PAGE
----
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The Atlanta Journal-Constitution Interviews Dr. Williams About Increasing Number of Atlanta Falcons' Players in Concussion Proto


“Right now, for the overwhelming majority of people and the overwhelming majority of time, a concussion is a clinical diagnosis,” said Dr. Vernon Williams, a sports neurologist and director of the Kerlan-Jobe Center for Sports Neurology and Pain Medicine at Kerlan-Jobe Orthopaedic Clinic in Los Angeles.

“We make the diagnosis based on the signs and symptoms along with the physical examination. We don’t have a widely available or frequently used test where we can put somebody in a machine and say, yeah, you had a concussion or not. It’s a combination of things.”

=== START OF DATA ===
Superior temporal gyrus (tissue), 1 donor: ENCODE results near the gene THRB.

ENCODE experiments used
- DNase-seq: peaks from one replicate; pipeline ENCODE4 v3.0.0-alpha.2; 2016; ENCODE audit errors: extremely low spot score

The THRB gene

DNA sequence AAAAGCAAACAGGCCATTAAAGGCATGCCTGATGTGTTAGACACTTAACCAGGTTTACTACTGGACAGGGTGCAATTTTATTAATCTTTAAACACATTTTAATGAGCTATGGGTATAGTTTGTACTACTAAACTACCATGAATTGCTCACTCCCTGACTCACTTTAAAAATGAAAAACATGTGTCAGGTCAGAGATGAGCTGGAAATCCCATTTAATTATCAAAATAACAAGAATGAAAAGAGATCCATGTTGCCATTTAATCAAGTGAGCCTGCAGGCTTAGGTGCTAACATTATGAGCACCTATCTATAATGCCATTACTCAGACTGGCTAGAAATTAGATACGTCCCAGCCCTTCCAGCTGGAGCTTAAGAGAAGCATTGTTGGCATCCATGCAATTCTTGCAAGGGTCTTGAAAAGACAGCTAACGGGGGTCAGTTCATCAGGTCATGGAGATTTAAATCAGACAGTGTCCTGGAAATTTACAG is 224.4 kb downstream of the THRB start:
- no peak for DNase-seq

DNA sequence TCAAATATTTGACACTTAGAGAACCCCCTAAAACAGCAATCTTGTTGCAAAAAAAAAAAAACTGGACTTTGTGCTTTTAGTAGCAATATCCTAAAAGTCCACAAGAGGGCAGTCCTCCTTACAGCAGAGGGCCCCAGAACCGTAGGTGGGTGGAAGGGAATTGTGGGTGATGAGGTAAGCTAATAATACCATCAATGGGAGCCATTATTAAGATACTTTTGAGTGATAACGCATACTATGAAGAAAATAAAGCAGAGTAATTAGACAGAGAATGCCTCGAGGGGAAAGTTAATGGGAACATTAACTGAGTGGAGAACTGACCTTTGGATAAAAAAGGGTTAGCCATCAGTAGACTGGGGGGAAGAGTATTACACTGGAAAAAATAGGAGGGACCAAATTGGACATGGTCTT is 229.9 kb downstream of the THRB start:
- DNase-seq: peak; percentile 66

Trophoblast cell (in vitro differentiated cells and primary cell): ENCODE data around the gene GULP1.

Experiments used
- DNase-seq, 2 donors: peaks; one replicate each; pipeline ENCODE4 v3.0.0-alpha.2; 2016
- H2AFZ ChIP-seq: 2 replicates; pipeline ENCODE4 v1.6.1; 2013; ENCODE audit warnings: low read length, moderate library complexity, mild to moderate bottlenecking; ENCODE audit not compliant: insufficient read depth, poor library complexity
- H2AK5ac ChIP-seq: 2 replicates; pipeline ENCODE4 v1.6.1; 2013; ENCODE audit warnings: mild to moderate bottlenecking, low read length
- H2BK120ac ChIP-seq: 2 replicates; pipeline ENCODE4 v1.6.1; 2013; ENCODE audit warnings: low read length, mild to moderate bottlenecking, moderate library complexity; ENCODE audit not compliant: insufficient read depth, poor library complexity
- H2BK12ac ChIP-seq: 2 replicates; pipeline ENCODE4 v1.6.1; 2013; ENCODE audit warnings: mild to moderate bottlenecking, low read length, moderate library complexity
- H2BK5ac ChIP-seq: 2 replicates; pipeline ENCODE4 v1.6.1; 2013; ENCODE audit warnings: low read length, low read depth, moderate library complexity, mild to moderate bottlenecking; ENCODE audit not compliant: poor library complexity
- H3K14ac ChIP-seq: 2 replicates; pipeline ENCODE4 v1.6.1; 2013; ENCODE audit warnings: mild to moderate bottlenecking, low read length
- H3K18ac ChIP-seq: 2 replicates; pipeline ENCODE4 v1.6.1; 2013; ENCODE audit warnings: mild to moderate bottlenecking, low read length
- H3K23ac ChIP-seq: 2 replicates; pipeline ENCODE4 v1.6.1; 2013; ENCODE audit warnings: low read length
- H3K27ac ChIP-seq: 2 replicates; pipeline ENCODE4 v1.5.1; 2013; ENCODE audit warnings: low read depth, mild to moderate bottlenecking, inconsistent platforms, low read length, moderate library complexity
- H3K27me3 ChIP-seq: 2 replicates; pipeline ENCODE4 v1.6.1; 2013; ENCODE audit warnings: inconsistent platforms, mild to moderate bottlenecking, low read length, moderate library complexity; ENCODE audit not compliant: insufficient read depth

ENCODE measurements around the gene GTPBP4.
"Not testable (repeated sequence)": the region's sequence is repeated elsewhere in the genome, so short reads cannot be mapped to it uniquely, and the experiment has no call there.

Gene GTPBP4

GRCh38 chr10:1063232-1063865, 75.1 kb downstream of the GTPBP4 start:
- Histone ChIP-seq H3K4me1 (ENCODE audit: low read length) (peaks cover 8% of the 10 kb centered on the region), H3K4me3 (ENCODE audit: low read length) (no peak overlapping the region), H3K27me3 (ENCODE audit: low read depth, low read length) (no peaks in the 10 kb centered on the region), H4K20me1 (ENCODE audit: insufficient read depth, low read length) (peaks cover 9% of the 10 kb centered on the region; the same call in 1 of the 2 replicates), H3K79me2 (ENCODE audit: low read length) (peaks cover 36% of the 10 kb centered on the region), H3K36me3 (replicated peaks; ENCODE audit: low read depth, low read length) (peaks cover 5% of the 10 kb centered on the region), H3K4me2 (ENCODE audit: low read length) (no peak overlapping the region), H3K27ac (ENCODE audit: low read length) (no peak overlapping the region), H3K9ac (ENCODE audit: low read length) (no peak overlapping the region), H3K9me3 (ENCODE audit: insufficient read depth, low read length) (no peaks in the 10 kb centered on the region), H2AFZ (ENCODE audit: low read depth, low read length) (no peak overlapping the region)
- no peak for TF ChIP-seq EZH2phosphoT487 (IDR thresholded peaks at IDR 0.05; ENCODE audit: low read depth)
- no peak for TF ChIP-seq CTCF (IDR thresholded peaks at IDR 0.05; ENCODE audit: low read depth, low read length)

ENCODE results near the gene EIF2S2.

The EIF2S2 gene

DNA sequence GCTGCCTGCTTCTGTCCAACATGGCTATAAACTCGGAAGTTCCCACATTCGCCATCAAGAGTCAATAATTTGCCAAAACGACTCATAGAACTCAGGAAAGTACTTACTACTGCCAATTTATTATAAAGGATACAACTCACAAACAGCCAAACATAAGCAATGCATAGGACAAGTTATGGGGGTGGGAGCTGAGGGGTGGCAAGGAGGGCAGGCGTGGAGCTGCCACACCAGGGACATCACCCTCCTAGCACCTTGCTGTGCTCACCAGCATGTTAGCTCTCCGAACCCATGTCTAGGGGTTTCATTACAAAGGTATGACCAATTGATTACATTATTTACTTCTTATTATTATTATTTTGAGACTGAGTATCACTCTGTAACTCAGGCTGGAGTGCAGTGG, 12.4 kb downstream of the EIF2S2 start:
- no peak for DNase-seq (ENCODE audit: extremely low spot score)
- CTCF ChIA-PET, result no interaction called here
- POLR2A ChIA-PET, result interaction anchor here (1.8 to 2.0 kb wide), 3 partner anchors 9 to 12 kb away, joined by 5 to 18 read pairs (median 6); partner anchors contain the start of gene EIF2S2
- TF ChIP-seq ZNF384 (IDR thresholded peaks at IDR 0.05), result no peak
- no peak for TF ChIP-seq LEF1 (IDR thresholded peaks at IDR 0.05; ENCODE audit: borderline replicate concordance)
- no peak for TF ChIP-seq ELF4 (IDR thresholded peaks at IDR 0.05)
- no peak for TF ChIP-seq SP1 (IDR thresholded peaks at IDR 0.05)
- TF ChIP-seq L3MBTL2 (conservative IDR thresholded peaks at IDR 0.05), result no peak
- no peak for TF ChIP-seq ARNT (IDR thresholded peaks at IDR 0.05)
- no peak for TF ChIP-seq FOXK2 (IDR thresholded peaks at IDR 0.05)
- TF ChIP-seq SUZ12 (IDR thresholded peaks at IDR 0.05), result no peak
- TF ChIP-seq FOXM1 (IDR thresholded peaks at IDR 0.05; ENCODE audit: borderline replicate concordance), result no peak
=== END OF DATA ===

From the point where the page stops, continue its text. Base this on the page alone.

The Falcons’ training staff was on the ball that day.

“The key with that is that some of the symptoms are the same symptoms that people could have for other conditions,” Williams said, “and so that’s why you might have someone who has a headache and some nausea, but it wasn’t a concussion or maybe it was from a migraine or maybe it was from dehydration or heat illness or that kind of thing.”

Freeman missed a game in the 2015 season after he sustained a concussion against the Indianapolis Colts on Nov. 22.

The Falcons were in no rush to get Freeman back during the exhibition season. They wanted him ready for the regular-season opener.

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